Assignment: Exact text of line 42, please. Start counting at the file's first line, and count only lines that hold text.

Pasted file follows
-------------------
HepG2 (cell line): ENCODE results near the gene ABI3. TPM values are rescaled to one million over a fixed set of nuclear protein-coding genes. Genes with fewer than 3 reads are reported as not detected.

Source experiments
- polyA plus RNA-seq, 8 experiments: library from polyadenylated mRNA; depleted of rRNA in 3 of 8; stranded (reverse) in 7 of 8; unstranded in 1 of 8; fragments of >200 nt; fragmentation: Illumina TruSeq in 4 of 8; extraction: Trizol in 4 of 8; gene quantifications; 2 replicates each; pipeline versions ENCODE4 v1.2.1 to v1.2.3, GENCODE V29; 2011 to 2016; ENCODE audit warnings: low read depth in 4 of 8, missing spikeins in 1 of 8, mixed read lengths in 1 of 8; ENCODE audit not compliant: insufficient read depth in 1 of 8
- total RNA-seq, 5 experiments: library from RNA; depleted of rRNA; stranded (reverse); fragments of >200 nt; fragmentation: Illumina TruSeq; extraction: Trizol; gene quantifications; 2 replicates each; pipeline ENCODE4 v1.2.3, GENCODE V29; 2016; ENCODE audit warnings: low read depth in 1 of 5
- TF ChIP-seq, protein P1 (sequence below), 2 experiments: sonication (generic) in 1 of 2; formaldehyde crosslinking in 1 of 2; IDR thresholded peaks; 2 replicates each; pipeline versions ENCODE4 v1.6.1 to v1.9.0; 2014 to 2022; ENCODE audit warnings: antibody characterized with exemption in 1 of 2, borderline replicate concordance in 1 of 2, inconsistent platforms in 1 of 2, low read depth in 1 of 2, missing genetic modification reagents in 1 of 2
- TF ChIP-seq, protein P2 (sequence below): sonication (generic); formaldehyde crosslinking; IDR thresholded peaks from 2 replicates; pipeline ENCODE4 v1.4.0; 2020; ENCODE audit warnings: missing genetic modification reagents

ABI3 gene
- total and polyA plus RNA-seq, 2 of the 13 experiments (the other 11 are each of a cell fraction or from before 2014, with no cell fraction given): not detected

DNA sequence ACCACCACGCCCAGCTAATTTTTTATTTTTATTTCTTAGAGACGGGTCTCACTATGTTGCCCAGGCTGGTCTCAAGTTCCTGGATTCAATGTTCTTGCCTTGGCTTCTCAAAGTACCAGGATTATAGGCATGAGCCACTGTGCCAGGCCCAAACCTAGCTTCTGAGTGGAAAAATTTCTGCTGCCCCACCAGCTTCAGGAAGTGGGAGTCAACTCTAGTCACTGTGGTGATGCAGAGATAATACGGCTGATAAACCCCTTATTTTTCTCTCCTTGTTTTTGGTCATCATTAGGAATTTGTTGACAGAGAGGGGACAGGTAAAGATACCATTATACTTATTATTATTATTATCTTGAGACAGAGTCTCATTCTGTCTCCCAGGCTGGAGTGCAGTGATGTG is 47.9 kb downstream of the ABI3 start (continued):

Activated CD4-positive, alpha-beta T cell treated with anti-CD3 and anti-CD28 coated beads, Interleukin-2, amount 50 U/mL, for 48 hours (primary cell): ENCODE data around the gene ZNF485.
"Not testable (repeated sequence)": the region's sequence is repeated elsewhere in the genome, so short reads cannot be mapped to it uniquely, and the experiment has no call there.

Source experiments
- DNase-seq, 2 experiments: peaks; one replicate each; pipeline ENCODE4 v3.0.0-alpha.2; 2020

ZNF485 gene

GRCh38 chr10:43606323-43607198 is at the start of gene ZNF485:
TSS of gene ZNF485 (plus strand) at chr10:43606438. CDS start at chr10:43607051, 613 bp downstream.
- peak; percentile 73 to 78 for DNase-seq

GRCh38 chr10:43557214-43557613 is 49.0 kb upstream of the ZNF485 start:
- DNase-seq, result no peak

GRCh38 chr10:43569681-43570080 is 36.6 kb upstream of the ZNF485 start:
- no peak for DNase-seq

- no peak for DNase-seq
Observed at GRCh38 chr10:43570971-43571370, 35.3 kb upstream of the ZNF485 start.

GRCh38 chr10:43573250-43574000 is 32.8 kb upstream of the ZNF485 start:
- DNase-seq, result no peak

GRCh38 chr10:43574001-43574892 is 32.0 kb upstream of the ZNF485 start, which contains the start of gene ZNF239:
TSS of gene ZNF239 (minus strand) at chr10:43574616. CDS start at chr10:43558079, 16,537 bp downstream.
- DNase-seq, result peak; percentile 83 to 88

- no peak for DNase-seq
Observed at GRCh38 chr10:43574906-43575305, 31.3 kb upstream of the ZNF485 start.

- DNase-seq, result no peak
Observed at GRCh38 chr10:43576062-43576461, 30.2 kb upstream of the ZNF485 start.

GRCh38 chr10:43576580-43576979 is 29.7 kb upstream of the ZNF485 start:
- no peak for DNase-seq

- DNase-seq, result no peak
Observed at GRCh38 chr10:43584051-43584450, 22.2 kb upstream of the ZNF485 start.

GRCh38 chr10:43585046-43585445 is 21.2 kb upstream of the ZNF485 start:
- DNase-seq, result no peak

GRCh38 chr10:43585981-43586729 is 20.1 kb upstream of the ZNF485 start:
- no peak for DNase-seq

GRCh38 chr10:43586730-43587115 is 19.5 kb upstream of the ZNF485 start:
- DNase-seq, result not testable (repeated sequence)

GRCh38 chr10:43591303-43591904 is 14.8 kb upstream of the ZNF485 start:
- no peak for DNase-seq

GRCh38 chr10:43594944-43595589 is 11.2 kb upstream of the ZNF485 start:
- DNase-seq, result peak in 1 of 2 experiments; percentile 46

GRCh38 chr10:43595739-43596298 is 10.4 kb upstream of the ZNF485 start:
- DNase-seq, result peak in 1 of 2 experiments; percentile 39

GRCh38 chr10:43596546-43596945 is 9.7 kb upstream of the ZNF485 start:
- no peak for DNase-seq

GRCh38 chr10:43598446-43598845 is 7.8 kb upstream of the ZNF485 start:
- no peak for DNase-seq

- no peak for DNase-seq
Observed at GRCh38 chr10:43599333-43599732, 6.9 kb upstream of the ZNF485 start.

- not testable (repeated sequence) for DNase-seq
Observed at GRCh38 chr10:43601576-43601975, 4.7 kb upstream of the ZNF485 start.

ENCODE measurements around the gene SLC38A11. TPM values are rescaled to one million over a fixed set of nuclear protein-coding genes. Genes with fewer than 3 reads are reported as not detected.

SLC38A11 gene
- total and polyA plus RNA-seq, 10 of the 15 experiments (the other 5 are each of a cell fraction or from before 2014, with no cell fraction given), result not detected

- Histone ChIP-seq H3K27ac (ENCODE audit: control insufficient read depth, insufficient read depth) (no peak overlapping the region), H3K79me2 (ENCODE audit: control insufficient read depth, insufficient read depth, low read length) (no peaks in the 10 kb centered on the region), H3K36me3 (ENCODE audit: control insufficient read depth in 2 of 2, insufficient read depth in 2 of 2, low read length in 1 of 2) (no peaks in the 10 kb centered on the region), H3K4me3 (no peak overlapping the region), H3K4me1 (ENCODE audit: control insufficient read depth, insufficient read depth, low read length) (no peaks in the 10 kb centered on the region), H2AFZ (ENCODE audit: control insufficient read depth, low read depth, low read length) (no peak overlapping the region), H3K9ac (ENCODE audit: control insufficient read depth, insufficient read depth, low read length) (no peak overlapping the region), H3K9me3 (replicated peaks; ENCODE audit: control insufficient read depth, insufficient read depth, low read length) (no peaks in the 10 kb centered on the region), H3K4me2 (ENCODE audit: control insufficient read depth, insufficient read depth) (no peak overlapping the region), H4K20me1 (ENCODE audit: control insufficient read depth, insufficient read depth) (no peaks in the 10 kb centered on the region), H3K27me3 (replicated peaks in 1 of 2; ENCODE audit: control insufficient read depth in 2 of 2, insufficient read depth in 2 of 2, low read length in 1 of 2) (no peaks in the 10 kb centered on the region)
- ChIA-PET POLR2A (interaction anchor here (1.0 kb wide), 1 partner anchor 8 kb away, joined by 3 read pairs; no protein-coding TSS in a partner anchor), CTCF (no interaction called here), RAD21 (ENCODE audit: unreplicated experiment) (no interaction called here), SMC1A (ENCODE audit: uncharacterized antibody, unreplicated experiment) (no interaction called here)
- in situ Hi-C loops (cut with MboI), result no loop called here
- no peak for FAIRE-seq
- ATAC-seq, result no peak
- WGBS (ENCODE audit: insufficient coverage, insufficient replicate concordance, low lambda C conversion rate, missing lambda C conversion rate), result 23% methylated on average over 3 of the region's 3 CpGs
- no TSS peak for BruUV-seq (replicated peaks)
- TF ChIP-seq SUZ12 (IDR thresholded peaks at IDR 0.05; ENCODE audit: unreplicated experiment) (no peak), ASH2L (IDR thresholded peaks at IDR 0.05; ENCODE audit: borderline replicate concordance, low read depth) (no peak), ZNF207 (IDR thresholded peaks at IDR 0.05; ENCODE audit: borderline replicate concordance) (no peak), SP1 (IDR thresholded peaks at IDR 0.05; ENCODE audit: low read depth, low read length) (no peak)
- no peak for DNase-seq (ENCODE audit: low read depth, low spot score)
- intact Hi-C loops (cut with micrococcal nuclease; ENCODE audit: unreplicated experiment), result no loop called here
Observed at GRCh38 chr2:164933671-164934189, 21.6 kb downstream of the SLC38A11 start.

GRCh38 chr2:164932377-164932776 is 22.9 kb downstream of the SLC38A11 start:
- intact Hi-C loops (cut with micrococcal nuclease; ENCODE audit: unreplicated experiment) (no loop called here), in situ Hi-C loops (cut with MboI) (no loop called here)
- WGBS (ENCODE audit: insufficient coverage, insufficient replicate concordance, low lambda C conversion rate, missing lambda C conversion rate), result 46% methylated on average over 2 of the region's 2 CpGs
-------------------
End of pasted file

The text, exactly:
- DNase-seq, result not testable (repeated sequence)